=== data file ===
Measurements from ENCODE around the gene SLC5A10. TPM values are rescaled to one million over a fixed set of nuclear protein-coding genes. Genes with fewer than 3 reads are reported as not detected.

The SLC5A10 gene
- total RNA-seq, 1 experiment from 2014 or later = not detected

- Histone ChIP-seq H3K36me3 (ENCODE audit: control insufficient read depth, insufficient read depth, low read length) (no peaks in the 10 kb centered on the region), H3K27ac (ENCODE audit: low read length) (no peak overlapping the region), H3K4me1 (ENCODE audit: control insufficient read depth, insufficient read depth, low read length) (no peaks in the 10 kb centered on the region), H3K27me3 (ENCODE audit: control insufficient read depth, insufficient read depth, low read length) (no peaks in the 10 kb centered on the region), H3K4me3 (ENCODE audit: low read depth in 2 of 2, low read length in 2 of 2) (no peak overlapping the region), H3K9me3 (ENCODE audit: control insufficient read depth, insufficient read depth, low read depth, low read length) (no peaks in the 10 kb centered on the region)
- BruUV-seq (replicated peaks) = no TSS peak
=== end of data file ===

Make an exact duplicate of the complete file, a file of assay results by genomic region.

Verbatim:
Measurements from ENCODE around the gene SLC5A10. TPM values are rescaled to one million over a fixed set of nuclear protein-coding genes. Genes with fewer than 3 reads are reported as not detected.

The SLC5A10 gene
- total RNA-seq, 1 experiment from 2014 or later = not detected

- Histone ChIP-seq H3K36me3 (ENCODE audit: control insufficient read depth, insufficient read depth, low read length) (no peaks in the 10 kb centered on the region), H3K27ac (ENCODE audit: low read length) (no peak overlapping the region), H3K4me1 (ENCODE audit: control insufficient read depth, insufficient read depth, low read length) (no peaks in the 10 kb centered on the region), H3K27me3 (ENCODE audit: control insufficient read depth, insufficient read depth, low read length) (no peaks in the 10 kb centered on the region), H3K4me3 (ENCODE audit: low read depth in 2 of 2, low read length in 2 of 2) (no peak overlapping the region), H3K9me3 (ENCODE audit: control insufficient read depth, insufficient read depth, low read depth, low read length) (no peaks in the 10 kb centered on the region)
- BruUV-seq (replicated peaks) = no TSS peak